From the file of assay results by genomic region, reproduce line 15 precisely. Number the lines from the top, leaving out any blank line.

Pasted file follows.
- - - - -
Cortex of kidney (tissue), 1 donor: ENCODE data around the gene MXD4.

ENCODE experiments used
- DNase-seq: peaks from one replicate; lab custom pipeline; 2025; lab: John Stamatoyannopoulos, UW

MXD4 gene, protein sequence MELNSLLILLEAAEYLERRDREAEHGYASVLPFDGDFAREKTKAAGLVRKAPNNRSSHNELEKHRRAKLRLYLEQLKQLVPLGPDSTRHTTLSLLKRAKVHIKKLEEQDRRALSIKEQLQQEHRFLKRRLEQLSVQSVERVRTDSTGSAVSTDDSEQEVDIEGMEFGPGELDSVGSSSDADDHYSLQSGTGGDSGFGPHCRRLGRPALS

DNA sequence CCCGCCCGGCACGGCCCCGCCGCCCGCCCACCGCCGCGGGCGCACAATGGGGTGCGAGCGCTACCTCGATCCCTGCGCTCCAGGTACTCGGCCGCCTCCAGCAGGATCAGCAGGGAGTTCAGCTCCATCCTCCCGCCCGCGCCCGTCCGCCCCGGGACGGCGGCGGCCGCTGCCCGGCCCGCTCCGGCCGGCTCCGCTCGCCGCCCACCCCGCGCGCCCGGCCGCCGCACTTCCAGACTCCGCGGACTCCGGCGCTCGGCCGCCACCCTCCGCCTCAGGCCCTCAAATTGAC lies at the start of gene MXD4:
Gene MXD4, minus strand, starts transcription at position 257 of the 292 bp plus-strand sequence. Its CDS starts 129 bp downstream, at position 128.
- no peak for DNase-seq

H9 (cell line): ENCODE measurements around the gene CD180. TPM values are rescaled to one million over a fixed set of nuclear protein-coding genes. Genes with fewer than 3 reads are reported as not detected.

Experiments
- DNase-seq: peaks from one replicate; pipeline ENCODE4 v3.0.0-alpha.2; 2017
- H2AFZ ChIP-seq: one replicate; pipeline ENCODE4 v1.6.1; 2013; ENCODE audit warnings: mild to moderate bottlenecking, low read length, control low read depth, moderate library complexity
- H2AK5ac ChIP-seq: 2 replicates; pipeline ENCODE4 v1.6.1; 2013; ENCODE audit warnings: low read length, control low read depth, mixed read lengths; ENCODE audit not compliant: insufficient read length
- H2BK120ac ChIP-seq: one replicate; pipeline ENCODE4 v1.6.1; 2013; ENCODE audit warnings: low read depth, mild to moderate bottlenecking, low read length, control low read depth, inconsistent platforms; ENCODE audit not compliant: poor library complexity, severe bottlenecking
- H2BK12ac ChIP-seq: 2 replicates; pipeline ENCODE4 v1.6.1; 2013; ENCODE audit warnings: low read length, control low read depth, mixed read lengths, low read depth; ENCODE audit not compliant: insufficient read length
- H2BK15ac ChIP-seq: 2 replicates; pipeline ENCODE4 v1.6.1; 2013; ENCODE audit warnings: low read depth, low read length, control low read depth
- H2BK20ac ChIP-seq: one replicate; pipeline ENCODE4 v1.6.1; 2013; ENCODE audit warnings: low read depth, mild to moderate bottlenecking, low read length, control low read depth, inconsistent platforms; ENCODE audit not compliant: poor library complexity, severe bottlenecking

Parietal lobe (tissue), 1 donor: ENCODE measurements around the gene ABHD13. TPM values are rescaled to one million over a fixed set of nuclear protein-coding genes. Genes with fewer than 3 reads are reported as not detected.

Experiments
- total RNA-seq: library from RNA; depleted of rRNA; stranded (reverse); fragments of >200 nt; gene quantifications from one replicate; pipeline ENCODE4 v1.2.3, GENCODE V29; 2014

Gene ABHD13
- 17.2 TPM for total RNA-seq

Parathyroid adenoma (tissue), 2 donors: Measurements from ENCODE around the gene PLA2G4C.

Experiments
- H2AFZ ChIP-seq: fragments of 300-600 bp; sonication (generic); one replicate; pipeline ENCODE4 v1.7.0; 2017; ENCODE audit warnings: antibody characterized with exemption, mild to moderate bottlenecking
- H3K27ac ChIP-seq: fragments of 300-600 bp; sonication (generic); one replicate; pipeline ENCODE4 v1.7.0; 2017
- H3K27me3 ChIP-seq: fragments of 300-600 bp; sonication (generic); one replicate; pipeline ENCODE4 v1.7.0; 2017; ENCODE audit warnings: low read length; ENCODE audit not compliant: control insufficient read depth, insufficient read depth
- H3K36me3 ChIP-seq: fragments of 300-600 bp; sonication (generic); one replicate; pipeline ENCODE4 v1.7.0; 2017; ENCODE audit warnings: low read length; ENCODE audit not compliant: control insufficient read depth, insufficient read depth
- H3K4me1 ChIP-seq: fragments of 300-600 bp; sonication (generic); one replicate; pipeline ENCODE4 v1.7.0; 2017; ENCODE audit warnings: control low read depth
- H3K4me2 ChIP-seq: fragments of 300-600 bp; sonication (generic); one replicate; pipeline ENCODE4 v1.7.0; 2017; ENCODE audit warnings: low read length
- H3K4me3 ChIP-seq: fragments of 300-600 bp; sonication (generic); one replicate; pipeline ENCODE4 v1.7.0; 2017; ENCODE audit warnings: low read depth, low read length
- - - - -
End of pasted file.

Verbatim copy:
- H2BK15ac ChIP-seq: 2 replicates; pipeline ENCODE4 v1.6.1; 2013; ENCODE audit warnings: low read depth, low read length, control low read depth